We've had two important space milestones these past few days. Though neither represent a breakthrough in the what, both are breakthroughs for the who, and the how.
MOM being placed in vacuum test chamber.
Both are significant for various reasons.
India now has become only the fourth nation to send a spacecraft to Mars, and the first developing nation to even try. The craft was launched from Earth a month ago, when it was widely reported, but only left Earth orbit on November 30. The reason it spent nearly a month orbiting Earth was because ISRO, the Indian space agency, designed the mission on a shoestring budget of less than US $70 million, including launcher, spacecraft, and deep space communications infrastructure. A direct launch into a Mars trajectory would have required more fuel, and hence a more massive and expensive launcher. Instead, MOM was gradually raised to higher orbits through a series of burns.
The mission was thus cheaper but more complicated, with each burn being a possible point of failure. This is why only after the final burn can we consider it a great success, especially for a first try with so many new elements and procedures. Now, MOM will reach Mars for certain and barring an unlikely failure, will take images of far higher quality than the original US Mariner fly-by missions. If it manages just one more burn it will also settle into orbit around Mars, where the plan is for it to continue sending images for at least six months, which would be a real triumph of so-called frugal engineering.
The achievement is not merely technological. It is also political. Third world space programs are usually highly constrained by a need to show direct economic or military return. This is why most space advocates in these countries are quick to point out Earth-bound applications such as weather monitoring, disaster monitoring, telecommunications, and so forth. In this world, planetary exploration is for rich nations, not politically correct where hunger still exists.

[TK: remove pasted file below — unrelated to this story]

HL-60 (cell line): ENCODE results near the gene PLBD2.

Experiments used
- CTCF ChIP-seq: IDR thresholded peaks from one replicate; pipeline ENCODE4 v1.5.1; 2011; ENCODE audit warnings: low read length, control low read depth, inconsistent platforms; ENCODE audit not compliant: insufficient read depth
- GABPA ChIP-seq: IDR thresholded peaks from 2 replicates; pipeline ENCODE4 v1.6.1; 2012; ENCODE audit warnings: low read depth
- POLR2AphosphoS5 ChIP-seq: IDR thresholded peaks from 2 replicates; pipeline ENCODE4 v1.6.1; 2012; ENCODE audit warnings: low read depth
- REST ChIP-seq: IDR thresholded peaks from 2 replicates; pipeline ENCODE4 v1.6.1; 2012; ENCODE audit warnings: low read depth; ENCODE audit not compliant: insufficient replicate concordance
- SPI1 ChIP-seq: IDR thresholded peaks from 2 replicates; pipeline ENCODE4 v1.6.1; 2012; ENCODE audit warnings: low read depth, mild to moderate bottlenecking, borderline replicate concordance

Yet ISRO dared to conceive and request funds for this mission, with the smallest possible budget. As expected, the critics popped up both inside India and beyond it, stating that a country where people are starving could not "afford" such a thing, though India, like most countries, wastes a great deal of money in other projects with far less reason, such as a gigantic statue of Sardar Vallabhbhai Patel, which will cost US $340 million and require 5,000 metric tons of iron.
SpaceX has had a great run lately, having reached the International Space Station in 2012 and again in 2013, docking a Dragon capsule and successfully retrieving it from orbit every time. But every SpaceX mission so far has been to low Earth orbit. For a company founded on the intent to make manned Mars exploration a reality, capability to go further than LEO is an important step. The SES 8 mission was that step. Like India's MOM, this required restarting a rocket up in space, always a moment of doubt. In fact, their first test of such a restart had failed, in the previous Falcon 9 1.1 launch. In that case the failure had no consequence, as all the satellites on the rocket had been delivered to their orbits. The test was meant to flesh out any possible problems in the SES mission, where a failure would have result in the loss of the satellite.
The thing about the Falcon 9 version 1.1 is that it really is a Falcon 9 version 2.0. With one launch done, SpaceX's exceptionally well named COO, Gwynne Shotwell, admitted that Falcon 9 1.1 was anything but a 1.1, and was named that way so they wouldn't scare off clients. The 1.1 version is taller, has about 40% more thrust, different engines on a different engine layout, and a number of other changes that make it a lot more than a minimal incremental improvement as suggested by the name. That such a rocket has now been launched twice, almost directly from the drawing board, is another triumph of frugal engineering, though of a different style. The Falcon 9 is cheaper by far than any other rocket in its class and it is the only rocket in the entire US fleet designed entirely in this century, while other commercial launchers have heritage going back to the 1950's and 1960's.
Failure of either one of these missions would have had important consequences. SpaceX is still young and space industry incumbents and their Washington enablers have every reason to try to paint any misstep as proof that the company is not reliable, while conservatives especially would have taken the opportunity to slam Elon Musk for taking US Government money in the form of NASA contracts. In India, if ISRO was criticized for spending money on a successful mission, one can only imagine what would have happened had the launch failed.
To anybody who cares about space exploration, these have been very good days.